Year in review 2014: GCC fortified by turbulent year
The six GCC countries displayed a new assertiveness in 2014, despite an unprecedented internal dispute that threatened the group’s unity. Air strikes were launched on Islamist militants in northern Syria by several GCC countries and two of them formally designated the Muslim Brotherhood a terrorist organisation.
Such direct actions were previously unheard of in the history of the Gulf Cooperation Council, which for decades has made a careful point of exerting influence quietly.
It was the rise of ISIL and the eruption of turmoil and violence across the region that prompted a surprise shift towards a regional strategy that analysts described as projecting force to counter threats before they hit home.
The changes came amid revelations about how deep the differences among some of the GCC governments ran. GCC diplomats described the countries as “brothers” that could squabble especially hard.
The opposing stances exploded into public view in March when the UAE, Saudi Arabia and Bahrain withdrew their ambassadors from Qatar.
The rupture in diplomatic ties stemmed mainly from Qatar’s support for the Muslim Brotherhood. Qatar viewed the group as a conduit for increasing its regional clout. The UAE and Saudi Arabia viewed the group as a destabilising force, even though it had a presence in Arabian Gulf parliaments. Qatar was also accused of interfering in the affairs of other Gulf states. Among the allegations was Doha-based preacher Yusuf Al Qaradawi using his show on Qatar’s Al Jazeera television to criticise the UAE’s stance on Egypt, angering Emirati officials.
The UAE, along with Saudi Arabia, had backed the Egyptian military’s removal of Islamist president Mohammed Morsi in July 2013, while Qatar had supported him during the Brotherhood’s short-lived time in power.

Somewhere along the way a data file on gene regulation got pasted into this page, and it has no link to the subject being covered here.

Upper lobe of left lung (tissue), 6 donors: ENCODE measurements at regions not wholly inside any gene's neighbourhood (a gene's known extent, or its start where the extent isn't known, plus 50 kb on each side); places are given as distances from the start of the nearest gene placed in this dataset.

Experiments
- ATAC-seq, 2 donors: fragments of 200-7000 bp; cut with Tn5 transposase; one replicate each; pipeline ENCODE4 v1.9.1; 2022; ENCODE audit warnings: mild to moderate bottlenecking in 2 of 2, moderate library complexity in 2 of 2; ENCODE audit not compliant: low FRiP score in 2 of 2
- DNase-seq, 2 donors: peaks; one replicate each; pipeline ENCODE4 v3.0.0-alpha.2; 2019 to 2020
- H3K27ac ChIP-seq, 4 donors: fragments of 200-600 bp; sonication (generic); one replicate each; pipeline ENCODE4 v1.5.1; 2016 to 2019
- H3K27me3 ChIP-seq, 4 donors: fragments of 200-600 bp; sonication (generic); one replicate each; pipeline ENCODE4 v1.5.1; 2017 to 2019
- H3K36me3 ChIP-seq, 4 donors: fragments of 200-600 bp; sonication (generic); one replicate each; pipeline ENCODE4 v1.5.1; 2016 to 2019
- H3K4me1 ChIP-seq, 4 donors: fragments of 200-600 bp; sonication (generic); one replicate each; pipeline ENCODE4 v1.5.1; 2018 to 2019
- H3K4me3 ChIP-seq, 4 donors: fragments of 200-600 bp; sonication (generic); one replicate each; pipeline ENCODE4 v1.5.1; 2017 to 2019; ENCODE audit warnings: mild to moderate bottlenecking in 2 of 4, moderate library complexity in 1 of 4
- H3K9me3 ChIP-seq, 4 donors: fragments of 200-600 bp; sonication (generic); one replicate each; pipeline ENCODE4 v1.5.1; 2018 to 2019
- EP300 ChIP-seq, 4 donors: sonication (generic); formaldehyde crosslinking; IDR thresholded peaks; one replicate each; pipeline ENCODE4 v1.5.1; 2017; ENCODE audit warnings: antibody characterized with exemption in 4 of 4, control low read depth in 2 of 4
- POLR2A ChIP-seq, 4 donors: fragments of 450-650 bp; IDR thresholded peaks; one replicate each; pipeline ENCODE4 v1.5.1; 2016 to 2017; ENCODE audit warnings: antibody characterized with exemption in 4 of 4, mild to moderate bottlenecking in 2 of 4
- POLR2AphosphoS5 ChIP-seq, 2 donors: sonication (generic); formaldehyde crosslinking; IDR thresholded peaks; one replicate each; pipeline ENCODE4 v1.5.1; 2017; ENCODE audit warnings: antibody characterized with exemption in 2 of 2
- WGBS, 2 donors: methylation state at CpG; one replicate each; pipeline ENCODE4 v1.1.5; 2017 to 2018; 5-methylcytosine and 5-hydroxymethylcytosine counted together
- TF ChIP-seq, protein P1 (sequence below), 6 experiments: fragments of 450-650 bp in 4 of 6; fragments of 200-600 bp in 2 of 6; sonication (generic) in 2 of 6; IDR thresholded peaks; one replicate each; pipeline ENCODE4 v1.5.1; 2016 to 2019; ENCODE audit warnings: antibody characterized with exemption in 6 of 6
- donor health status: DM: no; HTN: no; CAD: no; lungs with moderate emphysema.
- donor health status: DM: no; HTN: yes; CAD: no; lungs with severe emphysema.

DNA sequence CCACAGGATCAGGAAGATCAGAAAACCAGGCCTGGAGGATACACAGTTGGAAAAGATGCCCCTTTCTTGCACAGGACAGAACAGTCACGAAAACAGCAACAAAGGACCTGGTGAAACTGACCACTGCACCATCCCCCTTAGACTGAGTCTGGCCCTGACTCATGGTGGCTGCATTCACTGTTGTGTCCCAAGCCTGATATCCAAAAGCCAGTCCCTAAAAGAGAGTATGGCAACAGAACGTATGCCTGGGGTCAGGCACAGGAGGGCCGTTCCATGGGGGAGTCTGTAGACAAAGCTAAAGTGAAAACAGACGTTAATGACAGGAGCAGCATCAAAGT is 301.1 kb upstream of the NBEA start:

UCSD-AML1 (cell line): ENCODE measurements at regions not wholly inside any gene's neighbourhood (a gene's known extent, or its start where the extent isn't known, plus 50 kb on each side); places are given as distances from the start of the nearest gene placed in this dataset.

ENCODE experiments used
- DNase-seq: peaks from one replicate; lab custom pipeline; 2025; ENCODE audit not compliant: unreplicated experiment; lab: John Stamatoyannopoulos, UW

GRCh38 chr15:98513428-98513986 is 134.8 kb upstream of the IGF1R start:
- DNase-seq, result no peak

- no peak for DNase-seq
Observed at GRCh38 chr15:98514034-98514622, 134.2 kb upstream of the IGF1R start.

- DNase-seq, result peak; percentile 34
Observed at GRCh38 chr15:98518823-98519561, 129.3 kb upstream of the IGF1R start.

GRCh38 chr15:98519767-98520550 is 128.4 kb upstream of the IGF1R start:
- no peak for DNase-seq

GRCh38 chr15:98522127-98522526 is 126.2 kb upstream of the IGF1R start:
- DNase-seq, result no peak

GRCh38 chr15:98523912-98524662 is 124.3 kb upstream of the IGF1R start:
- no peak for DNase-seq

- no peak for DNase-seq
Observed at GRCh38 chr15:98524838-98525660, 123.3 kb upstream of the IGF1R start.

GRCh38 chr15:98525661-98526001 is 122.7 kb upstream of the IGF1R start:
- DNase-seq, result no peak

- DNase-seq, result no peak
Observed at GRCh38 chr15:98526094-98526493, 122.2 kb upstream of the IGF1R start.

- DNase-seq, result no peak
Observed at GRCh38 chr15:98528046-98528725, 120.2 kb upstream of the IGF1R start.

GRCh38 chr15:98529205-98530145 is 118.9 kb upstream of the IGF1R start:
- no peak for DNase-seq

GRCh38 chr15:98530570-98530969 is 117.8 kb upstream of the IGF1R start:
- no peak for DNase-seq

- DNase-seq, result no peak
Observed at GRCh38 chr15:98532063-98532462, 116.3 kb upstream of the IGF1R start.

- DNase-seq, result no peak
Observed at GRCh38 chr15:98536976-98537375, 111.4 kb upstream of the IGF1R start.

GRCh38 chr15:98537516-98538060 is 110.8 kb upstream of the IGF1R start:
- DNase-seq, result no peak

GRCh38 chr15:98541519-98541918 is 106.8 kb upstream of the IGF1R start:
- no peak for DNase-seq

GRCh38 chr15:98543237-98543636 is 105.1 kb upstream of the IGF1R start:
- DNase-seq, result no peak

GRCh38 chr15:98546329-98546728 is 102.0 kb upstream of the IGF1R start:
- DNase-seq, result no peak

The “GCC dispute”, as it became known, raged for months, despite the best efforts of Kuwait and Oman to mediate. Some speculated that border crossings with Qatar might be closed or economic sanctions imposed.
In September, in a move towards reconciliation, Qatar announced that it would expel several members of the Brotherhood from Doha.
Still, as the end of the year approached, doubts were raised that the GCC’s annual summit, scheduled to be held in Doha, would go ahead. Qatar was also expected to assume the GCC’s rotating presidency for 2015.
Analysts said it would be difficult for the summit to go ahead while the diplomatic feud was unresolved.
In March, Saudi Arabia had designated the Muslim Brotherhood a terrorist organisation, a move followed by the UAE in November.
A meeting of GCC foreign ministers on November 10 was postponed. Tensions had risen so high that there were rumours that Qatar might even be expelled from the group.